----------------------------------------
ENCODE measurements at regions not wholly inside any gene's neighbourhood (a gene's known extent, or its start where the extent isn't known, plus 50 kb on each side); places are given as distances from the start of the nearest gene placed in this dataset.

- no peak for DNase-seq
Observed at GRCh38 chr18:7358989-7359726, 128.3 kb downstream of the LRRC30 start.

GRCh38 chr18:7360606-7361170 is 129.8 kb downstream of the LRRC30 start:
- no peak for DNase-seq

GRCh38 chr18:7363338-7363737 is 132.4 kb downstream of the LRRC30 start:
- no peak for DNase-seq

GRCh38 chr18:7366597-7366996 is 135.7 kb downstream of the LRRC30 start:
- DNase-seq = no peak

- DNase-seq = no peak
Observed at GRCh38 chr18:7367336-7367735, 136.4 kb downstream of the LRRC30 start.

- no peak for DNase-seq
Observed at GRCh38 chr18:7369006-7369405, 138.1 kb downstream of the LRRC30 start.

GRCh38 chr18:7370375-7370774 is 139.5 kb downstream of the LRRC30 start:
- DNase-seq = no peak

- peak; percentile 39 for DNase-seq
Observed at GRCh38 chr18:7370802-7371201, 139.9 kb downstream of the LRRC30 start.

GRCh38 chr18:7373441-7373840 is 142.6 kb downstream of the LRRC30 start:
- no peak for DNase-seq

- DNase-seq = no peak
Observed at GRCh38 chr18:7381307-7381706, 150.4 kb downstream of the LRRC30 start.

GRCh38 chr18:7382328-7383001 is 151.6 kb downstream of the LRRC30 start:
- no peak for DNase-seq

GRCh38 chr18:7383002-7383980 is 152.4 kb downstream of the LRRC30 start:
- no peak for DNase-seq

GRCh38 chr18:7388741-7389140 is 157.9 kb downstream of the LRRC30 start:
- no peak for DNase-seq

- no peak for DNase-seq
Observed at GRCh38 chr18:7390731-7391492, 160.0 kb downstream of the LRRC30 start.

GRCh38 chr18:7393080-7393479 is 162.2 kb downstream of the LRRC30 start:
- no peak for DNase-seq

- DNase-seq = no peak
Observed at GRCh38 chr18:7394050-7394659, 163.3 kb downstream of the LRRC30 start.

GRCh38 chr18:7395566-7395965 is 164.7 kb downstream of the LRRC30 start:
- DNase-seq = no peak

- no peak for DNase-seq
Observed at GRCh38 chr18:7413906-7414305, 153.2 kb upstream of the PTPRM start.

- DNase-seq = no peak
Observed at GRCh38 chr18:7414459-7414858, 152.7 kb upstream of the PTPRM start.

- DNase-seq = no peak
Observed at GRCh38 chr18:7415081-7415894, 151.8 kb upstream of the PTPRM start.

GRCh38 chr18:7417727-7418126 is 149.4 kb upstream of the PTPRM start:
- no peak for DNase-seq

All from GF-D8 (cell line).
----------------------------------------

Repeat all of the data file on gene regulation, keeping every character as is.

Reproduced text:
ENCODE measurements at regions not wholly inside any gene's neighbourhood (a gene's known extent, or its start where the extent isn't known, plus 50 kb on each side); places are given as distances from the start of the nearest gene placed in this dataset.

- no peak for DNase-seq
Observed at GRCh38 chr18:7358989-7359726, 128.3 kb downstream of the LRRC30 start.

GRCh38 chr18:7360606-7361170 is 129.8 kb downstream of the LRRC30 start:
- no peak for DNase-seq

GRCh38 chr18:7363338-7363737 is 132.4 kb downstream of the LRRC30 start:
- no peak for DNase-seq

GRCh38 chr18:7366597-7366996 is 135.7 kb downstream of the LRRC30 start:
- DNase-seq = no peak

- DNase-seq = no peak
Observed at GRCh38 chr18:7367336-7367735, 136.4 kb downstream of the LRRC30 start.

- no peak for DNase-seq
Observed at GRCh38 chr18:7369006-7369405, 138.1 kb downstream of the LRRC30 start.

GRCh38 chr18:7370375-7370774 is 139.5 kb downstream of the LRRC30 start:
- DNase-seq = no peak

- peak; percentile 39 for DNase-seq
Observed at GRCh38 chr18:7370802-7371201, 139.9 kb downstream of the LRRC30 start.

GRCh38 chr18:7373441-7373840 is 142.6 kb downstream of the LRRC30 start:
- no peak for DNase-seq

- DNase-seq = no peak
Observed at GRCh38 chr18:7381307-7381706, 150.4 kb downstream of the LRRC30 start.

GRCh38 chr18:7382328-7383001 is 151.6 kb downstream of the LRRC30 start:
- no peak for DNase-seq

GRCh38 chr18:7383002-7383980 is 152.4 kb downstream of the LRRC30 start:
- no peak for DNase-seq

GRCh38 chr18:7388741-7389140 is 157.9 kb downstream of the LRRC30 start:
- no peak for DNase-seq

- no peak for DNase-seq
Observed at GRCh38 chr18:7390731-7391492, 160.0 kb downstream of the LRRC30 start.

GRCh38 chr18:7393080-7393479 is 162.2 kb downstream of the LRRC30 start:
- no peak for DNase-seq

- DNase-seq = no peak
Observed at GRCh38 chr18:7394050-7394659, 163.3 kb downstream of the LRRC30 start.

GRCh38 chr18:7395566-7395965 is 164.7 kb downstream of the LRRC30 start:
- DNase-seq = no peak

- no peak for DNase-seq
Observed at GRCh38 chr18:7413906-7414305, 153.2 kb upstream of the PTPRM start.

- DNase-seq = no peak
Observed at GRCh38 chr18:7414459-7414858, 152.7 kb upstream of the PTPRM start.

- DNase-seq = no peak
Observed at GRCh38 chr18:7415081-7415894, 151.8 kb upstream of the PTPRM start.

GRCh38 chr18:7417727-7418126 is 149.4 kb upstream of the PTPRM start:
- no peak for DNase-seq

All from GF-D8 (cell line).